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i've seen this error pop up time and time again, and the answer is ALWAYS the same.  please look here before you post it.  the problem is you are outputting to the browser (whitespace included) before sending a header.  this is unallowed.  remove output prior to the header, or use OUTPUT BUFFERING.




what usually results in these errors is poor script design.  when one processes a form, they should do it BEFORE OUTPUTTING ANYTHING TO THE BROWSER.  there is NO reason that the process cannot be operated in the header of the document, before any HTML is output.


let's take a common example.  the programmer wants a login form which checks the username and password against the database.  if they don't match, then don't set a cookie remembering them and tell them it failed.  if they do match, set the cookie and send them to a member page.  many will do:


[php processing the form]

[form code]


because they can simply echo any errors straight from PHP right above that form.  they can also send a success message, set the cookie, and header() them off on their merry way without seeing the form again.  it's a logical place to put this code.  think again.  you'll (perhaps not so) obviously get header errors when you go to use setcookie() and header().  if the login fails, it's dandy, but if you have a successful login the user gets nowhere.


answer:  put the processing in the header, and store the results in variables.  perhaps a $result variable that is 1 if successful, 0 if failed.  then $output that contains either a success message or customized error messages.  the new code would look like:


[php processing the form (if it was sent) and storing the results]

[html starting the page and layout]

[php echoing the results]

[form code if failed - exit(); if successful]


this will solve your header errors and will make for much more maintainable and readable code.  if you want to redirect them elegantly (with a success message), use a <meta> refresh redirect.  header() should only be used in instances where instant redirection is desired.

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  • 5 weeks later...

Sometimes I see members posts where they have their logic to where it outputs stuff on purpose, then they try and use setcookie, session_start() or header with location commands. These types of commands need to be placed (preferably towards the top) prior to any HTML or output sent in your script. So, do not send ANYTHING to the browser prior to using these commands.


If you absolutely need to send/output something first, then use ob_start() at the top of your script (before anything else) to initiate output buffering. This will stop the “headers already sent” warning messages, but this should be looked at like a band-aid and not a permanent solution.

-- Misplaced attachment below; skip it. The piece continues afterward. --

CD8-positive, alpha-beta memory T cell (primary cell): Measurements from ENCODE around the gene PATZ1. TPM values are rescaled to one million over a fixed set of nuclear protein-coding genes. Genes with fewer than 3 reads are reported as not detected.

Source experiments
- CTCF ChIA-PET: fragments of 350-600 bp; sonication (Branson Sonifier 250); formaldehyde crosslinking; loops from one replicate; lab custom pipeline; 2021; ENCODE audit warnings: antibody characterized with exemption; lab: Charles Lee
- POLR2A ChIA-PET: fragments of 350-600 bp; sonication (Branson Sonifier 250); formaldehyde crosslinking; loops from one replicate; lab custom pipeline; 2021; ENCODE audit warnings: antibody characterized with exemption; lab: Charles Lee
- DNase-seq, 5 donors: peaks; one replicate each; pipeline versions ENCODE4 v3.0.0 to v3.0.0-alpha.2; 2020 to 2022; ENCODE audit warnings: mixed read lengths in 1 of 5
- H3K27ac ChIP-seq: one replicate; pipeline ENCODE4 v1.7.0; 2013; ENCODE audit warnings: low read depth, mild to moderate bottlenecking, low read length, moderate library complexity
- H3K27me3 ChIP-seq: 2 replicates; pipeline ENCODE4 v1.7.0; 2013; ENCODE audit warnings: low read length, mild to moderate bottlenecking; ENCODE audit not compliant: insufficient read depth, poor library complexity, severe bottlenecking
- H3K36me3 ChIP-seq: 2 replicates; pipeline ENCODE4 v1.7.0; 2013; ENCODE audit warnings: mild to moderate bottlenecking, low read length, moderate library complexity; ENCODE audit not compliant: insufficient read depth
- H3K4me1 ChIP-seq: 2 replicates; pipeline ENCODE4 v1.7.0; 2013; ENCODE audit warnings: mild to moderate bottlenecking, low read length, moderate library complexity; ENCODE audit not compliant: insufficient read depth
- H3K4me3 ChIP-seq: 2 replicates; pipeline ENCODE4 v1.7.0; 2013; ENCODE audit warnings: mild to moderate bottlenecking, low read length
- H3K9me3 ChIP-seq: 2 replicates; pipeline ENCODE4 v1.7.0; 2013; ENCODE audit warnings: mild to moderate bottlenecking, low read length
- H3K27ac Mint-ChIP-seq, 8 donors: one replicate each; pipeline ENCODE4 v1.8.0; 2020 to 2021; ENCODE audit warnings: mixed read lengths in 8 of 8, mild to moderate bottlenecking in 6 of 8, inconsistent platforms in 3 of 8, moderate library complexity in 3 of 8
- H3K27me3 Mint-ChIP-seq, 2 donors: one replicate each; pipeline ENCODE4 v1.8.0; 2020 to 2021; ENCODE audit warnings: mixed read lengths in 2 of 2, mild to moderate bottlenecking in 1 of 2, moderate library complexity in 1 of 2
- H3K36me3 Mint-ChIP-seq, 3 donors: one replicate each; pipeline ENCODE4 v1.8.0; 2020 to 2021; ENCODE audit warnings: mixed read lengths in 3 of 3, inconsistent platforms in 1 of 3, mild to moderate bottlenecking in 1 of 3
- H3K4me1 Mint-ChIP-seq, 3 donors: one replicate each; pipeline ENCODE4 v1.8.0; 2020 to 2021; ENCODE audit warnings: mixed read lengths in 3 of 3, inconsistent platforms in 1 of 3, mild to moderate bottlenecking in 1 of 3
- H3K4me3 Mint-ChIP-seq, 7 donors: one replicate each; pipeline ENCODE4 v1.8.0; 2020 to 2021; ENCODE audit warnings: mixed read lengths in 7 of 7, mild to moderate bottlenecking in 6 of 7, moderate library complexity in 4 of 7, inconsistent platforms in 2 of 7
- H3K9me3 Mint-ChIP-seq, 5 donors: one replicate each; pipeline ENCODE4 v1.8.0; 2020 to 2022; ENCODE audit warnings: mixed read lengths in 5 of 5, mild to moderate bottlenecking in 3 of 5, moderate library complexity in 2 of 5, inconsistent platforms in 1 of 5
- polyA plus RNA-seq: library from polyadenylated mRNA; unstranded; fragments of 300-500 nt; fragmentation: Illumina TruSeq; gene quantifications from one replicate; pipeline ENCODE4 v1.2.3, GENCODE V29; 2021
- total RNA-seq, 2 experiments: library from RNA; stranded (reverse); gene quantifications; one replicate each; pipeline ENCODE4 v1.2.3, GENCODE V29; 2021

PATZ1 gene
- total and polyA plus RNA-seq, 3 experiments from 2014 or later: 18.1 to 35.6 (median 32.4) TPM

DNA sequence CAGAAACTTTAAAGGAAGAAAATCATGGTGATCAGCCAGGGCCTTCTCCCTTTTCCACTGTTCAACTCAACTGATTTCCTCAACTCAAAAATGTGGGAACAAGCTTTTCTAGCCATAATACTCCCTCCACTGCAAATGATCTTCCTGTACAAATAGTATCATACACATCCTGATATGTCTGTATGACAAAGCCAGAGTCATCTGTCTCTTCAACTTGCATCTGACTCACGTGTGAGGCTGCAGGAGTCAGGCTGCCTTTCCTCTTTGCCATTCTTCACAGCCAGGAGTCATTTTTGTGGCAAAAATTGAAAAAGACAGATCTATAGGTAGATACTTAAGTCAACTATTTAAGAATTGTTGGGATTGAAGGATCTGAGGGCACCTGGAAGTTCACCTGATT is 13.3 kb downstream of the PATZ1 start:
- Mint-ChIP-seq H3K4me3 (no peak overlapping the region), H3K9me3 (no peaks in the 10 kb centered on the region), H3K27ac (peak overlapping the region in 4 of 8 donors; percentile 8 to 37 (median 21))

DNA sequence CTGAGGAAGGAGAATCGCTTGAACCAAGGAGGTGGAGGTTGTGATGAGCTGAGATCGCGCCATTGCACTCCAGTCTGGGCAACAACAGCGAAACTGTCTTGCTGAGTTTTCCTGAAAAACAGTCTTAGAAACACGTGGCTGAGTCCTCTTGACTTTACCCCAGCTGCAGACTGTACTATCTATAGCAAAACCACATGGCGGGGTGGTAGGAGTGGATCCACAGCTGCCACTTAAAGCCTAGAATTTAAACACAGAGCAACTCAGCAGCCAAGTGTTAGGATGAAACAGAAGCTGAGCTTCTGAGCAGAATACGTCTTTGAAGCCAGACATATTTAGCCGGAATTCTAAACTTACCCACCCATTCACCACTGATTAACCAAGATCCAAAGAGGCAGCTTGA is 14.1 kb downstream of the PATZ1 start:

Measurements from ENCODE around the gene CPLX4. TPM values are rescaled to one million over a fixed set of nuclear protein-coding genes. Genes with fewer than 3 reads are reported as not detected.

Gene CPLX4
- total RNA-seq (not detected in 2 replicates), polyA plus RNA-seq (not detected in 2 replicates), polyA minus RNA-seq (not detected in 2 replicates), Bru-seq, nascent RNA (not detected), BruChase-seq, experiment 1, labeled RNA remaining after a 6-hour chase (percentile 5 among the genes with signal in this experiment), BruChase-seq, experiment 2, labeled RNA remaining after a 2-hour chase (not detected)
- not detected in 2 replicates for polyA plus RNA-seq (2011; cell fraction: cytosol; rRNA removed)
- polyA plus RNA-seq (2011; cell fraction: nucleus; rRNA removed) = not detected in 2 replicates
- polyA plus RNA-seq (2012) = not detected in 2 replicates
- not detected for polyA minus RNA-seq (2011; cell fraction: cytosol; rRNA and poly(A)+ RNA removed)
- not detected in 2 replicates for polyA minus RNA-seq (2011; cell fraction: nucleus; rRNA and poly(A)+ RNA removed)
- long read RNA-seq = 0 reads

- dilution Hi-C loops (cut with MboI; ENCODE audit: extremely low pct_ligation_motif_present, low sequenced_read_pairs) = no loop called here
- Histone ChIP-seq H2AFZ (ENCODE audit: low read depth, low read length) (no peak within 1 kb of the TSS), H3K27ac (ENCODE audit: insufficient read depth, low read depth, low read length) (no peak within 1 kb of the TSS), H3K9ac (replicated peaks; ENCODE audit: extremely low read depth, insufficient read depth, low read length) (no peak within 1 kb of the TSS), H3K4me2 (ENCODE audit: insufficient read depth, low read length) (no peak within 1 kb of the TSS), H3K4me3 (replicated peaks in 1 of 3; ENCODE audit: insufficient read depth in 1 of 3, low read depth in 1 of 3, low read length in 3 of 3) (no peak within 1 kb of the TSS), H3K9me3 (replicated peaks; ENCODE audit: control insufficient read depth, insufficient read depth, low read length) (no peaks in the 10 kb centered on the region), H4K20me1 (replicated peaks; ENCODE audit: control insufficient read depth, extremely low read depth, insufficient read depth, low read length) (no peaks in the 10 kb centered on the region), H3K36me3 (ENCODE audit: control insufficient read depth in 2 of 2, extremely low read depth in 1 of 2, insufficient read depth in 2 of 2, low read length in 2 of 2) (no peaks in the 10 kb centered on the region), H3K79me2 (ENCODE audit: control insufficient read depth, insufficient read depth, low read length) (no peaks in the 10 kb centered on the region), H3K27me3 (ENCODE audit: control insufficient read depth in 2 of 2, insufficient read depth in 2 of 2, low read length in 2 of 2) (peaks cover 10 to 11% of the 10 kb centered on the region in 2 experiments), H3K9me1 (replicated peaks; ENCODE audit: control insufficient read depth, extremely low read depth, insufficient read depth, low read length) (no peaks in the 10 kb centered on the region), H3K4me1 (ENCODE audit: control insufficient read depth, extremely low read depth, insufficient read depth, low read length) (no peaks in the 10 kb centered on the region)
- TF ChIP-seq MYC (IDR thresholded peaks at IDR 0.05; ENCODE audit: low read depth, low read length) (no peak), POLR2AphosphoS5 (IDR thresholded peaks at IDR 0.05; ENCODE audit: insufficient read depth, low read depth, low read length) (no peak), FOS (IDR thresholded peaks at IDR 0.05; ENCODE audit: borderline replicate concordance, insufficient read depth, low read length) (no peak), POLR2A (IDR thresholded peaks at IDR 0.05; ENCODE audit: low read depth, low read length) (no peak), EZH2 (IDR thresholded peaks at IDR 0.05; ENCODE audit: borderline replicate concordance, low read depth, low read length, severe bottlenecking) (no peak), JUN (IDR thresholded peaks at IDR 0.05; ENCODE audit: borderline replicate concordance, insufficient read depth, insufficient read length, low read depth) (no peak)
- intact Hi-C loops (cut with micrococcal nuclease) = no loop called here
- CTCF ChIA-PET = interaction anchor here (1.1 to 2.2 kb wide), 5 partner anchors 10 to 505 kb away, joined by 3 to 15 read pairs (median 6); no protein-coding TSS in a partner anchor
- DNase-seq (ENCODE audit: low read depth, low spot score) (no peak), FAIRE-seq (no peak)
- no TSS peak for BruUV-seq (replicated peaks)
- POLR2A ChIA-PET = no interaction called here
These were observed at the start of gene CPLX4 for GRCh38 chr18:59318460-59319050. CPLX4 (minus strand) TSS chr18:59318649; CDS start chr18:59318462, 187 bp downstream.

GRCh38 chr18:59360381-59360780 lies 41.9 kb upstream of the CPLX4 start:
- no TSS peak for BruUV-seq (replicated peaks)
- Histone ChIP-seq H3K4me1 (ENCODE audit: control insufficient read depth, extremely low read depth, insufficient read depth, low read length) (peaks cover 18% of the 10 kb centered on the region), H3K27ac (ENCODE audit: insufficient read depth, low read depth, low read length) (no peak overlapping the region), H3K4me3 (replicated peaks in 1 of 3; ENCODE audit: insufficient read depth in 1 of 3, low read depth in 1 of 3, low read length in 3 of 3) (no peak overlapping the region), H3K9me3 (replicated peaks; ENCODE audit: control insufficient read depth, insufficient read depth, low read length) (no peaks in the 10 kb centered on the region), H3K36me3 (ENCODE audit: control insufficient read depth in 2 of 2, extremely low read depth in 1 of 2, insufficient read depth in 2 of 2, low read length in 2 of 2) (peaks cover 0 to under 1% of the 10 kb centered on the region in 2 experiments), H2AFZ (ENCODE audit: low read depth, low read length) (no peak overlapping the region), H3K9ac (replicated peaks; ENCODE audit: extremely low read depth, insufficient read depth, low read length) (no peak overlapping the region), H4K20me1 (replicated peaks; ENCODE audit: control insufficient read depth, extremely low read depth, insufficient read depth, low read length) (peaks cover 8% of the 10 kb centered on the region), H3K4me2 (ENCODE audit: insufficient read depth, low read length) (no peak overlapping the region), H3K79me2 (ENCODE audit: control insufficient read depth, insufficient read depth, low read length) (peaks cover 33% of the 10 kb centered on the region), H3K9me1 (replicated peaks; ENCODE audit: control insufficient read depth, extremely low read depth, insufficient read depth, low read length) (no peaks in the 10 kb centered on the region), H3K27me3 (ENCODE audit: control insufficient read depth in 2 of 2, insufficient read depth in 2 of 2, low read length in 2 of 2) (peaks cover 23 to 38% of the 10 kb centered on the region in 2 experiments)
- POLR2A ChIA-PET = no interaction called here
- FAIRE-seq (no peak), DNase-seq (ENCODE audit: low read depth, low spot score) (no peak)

The main solution is to change your logic and/or locate in your code where you’re outputting something unintentionally before the execution of these commands. This could be HTML/JavaScript, a space, a tab, a newline, hidden character(s), etc. etc.


Some text editors could put hidden characters or markers causing output to be sent to the browser without you being initial aware of this.


The following information should help you resolve your "headers already sent" warning messages:


Check that there's no characters (output) before a starting PHP tag <?PHP

Check that there's no characters (output) after an ending PHP tag ?>

Check the above in any include/require files you're using in your scripts, and of course make sure they're not echoing something first


Some people just want to not display these "headers already sent" warnings by changing error_reporting(), but not showing them does not really solve the underlying problem and your script will probably not work as you intended because the command that invoked the warning did not complete right (like not continuing with existing session or not saving the session in the case of session_start() called).



You can search these forums too because there’s lots of them out there. It’s a very popular problem.


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  • 5 years later...
Documents encoded in UTF-8 are becoming more and more common. Many programs, however, will add a [url=http://en.wikipedia.org/wiki/UTF-8#Byte_order_mark]byte order mark[/url] at the very beginning of UTF-8 encoded documents. This appears invisible in the editor and is actually placed before any text you write. This can be a problem when working with PHP scripts. PHP treats the byte order mark as text that needs to be output, and this will happen before it starts executing any PHP code, even if the PHP code appears at the very beginning of the document when viewing it in an editor. Now, the issue here is that you don't get a chance to start output buffering (ob_start()) or call any functions that manipulate the HTTP response headers (session_start(), setcookie(), header() and so on) before the output is started.

All of this can be avoided if you make sure that your favorite editor saves your documents without the byte order mark or, alternatively, by enabling output buffering in php.ini.
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